Foreign films generally tend to be far more experimental than typical Hollywood films and this trend even extends into animation. The Belgian produced stop-motion film A Town Called Panic (2009) follows in this trend with a menagerie of quirky characters and a plot that escalates from weird to completely nonsensical. All the characters are toy figurines. Cowboy, Indian, and Horse share a house in a rural town. For Horse’s birthday Cowboy and Indian attempt to surprise their friend with a brick made barbeque but end up ordering a million times as many bricks needed. This sets off a chain of events that has the three traversing through frozen tundra, the center of the earth and an underwater residence. The comedic style can be compared to such shows as Monty Python or even The Mighty Boosh, but it utilizes full advantage of the freedoms given by animation taking the lunacy to an entirely different level. The film’s lighthearted nature and surreal comedy combined makes the absolute surrender of disbelief a requirement for an enjoyable viewing. Anyone who can afford that level of surrender is sure to have a roaring good time.
Pacing: 7 out 10
The pacing of the film is very manic but considering the 75 minutes running time it’s understandable. The film attempts to squeeze what is easily two hours of plot in a small window which while overall it’s not too much of a negative, grows somewhat tedious as the film moves along. Overall it wraps up the story nicely and certainly doesn’t overstay its welcome. Perhaps a few more minutes might have made the film a little easier to digest.
Acting: 7 out 10
Judging the acting in a film like this is rather difficult. By its very nature nothing is to be taken too seriously and while the characters respond naturally enough considering the wild events of the film, none of the characters really stands out performance wise. This is also a result of the dry wit of the film making it nigh impossible for any of the characters to really inject much personality aside from the hyper Indian, the soft-spoken Cowboy, and the stoic and firm Horse.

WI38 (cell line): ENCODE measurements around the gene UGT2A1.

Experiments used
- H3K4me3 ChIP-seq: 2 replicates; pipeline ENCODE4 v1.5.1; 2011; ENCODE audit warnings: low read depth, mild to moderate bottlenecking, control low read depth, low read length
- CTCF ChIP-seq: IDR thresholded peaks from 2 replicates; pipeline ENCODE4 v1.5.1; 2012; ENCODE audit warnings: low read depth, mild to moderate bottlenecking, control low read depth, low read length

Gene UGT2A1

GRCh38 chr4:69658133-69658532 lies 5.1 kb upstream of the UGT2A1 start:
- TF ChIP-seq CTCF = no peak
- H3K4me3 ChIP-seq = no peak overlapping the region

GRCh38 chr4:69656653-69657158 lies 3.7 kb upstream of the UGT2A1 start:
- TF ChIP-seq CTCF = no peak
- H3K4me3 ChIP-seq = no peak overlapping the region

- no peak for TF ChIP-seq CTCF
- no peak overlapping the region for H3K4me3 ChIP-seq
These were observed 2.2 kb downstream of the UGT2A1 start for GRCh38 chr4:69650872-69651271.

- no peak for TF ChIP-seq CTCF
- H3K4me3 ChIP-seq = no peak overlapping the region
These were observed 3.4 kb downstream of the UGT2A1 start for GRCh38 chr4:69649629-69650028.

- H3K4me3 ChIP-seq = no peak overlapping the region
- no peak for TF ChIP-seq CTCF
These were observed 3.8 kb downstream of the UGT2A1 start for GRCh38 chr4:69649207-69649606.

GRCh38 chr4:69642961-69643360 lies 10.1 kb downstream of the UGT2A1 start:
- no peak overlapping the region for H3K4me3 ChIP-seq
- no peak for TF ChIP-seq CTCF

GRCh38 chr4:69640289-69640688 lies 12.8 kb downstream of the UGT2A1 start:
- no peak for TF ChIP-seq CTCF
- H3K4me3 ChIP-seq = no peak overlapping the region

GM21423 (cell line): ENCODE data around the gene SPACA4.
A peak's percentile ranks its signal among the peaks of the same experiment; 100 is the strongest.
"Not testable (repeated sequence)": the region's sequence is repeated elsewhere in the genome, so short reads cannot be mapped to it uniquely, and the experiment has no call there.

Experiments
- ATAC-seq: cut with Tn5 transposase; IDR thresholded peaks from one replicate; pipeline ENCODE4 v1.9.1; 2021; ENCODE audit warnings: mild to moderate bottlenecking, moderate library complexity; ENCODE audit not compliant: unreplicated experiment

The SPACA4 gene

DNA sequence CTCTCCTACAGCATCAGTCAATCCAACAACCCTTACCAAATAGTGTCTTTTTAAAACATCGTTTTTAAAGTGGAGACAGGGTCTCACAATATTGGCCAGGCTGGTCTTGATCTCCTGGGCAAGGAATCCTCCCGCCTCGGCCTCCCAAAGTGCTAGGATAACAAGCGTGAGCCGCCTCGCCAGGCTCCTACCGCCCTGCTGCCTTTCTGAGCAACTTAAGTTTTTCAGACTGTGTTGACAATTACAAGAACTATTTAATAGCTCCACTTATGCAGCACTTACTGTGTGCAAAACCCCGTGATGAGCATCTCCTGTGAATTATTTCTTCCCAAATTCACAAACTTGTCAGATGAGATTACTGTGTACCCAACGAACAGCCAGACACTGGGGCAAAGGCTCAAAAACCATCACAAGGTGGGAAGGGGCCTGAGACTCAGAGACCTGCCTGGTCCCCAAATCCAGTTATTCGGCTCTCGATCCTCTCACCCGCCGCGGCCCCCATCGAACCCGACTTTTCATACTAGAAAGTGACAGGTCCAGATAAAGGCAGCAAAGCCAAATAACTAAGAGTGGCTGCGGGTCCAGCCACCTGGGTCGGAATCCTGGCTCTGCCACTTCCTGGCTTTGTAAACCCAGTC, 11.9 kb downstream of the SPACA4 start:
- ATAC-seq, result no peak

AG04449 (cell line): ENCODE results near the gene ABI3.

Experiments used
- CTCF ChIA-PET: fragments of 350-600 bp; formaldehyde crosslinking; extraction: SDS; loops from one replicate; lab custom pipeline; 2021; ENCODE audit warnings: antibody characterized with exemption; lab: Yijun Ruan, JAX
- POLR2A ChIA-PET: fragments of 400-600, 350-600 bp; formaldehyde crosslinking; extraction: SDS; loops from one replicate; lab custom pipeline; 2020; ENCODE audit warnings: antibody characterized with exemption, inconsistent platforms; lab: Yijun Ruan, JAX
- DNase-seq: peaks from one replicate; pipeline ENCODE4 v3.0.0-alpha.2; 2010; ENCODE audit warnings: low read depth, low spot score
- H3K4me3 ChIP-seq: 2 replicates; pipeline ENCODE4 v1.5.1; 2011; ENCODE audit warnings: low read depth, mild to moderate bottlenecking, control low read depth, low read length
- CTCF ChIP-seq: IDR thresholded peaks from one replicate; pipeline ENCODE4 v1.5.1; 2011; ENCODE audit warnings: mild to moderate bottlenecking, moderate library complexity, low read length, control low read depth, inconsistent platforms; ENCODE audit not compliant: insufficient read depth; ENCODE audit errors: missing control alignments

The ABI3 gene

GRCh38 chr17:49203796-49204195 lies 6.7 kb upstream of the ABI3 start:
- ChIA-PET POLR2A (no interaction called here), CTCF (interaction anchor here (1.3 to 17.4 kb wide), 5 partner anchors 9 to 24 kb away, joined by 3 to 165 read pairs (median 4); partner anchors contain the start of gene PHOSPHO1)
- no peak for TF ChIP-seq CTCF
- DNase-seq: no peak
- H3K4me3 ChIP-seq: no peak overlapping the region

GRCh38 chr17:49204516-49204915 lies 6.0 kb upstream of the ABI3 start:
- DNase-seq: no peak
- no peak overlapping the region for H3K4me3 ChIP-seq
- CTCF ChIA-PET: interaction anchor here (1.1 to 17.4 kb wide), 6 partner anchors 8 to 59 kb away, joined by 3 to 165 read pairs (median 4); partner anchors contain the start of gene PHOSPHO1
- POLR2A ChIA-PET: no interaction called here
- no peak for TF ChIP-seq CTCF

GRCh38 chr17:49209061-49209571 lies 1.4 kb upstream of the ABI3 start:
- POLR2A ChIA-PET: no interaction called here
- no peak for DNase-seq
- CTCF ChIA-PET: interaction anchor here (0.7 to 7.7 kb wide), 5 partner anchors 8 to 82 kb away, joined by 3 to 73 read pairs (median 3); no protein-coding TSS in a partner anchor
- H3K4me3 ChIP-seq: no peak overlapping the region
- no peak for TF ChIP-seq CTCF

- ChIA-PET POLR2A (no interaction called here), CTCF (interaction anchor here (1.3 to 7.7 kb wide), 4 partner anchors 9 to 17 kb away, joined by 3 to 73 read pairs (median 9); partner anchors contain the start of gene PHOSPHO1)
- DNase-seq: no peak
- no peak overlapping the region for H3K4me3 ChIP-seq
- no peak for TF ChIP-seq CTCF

Content: 9 out of 10
Various toy animals, underwater sea creatures, volcanic eruptions, and scientists with super strength doing research in the frozen tundra, the film is bursting with imaginative characters and situations. The subplot of Horse constantly having to apologize to Janine, a mare who teaches piano, for missing out on her lessons adds a sentimental twist on a film spewing with craziness. Few films have evoked this sort of freedom of expression while still conveying a sense of narrative rhythm.
Overall: 8 out 10
A Town Called Panic is immensely funny and adds to a long legacy of surrealist filmmaking with origins in Central Europe. It certainly isn’t a film a casual viewer of animation would necessarily enjoy, but its light-heartedness makes it more accessible to a general audience. While it may be manic the characters do have realistic intentions, surrounded in larger than life situations. Fans of Monty Python style comedy should find this enjoyable. Aside from the style the film practically plays out like one of Terry Gilliam’s cut-out animations. It’s a film that simply cannot be taken seriously, but that’s okay because it’s hilarious.
– Zaid Al-Kazem